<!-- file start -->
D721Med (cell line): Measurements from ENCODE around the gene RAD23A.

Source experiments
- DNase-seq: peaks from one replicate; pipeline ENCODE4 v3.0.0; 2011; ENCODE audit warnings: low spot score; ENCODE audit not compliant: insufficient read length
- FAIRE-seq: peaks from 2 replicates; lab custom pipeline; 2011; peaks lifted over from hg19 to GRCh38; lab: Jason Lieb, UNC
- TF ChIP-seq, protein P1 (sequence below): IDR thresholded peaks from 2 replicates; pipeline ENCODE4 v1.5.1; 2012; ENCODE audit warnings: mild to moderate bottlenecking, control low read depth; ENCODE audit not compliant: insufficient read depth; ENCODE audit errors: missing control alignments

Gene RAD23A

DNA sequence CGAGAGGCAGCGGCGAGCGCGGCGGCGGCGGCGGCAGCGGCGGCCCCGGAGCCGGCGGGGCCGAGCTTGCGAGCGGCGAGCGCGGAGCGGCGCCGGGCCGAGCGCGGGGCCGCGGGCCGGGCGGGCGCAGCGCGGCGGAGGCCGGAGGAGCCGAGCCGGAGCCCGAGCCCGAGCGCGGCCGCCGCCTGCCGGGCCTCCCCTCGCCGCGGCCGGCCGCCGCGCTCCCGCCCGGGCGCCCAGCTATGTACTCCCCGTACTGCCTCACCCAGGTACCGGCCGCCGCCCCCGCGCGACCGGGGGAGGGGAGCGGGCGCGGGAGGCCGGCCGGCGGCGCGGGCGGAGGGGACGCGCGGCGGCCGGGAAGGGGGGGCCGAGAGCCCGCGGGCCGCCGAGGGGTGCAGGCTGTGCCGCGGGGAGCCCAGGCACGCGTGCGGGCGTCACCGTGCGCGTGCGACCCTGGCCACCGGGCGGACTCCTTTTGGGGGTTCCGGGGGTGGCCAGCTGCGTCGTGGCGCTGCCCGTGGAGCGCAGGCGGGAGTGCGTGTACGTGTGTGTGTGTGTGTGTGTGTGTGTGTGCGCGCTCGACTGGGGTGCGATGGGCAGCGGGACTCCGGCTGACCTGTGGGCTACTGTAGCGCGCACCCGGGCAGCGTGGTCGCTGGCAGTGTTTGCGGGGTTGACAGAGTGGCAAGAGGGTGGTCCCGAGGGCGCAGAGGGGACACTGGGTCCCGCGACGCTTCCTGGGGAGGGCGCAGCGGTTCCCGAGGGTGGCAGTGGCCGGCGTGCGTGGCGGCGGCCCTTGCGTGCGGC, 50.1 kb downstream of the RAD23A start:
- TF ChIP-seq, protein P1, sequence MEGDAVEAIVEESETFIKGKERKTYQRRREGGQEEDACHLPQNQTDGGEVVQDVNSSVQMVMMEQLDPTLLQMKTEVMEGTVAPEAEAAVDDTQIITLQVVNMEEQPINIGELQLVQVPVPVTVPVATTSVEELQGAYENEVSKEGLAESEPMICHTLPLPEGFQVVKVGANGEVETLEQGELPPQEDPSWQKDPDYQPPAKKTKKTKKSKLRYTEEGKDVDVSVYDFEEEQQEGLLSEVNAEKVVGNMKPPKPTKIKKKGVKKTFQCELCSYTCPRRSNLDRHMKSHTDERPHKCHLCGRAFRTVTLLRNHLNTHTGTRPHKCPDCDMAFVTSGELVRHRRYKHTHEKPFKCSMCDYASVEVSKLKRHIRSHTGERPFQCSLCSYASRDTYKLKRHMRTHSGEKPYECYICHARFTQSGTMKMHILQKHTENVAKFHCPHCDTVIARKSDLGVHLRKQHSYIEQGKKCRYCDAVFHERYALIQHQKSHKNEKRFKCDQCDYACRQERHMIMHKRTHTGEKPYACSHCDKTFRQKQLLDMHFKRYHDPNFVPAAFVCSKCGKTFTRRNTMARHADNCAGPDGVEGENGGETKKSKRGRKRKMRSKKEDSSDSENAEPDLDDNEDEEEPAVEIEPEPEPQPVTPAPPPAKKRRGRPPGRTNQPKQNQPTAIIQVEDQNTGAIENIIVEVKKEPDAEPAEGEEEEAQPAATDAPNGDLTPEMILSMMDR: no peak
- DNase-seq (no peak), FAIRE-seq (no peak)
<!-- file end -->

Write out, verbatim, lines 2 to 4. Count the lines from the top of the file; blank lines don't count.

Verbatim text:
Source experiments
- DNase-seq: peaks from one replicate; pipeline ENCODE4 v3.0.0; 2011; ENCODE audit warnings: low spot score; ENCODE audit not compliant: insufficient read length
- FAIRE-seq: peaks from 2 replicates; lab custom pipeline; 2011; peaks lifted over from hg19 to GRCh38; lab: Jason Lieb, UNC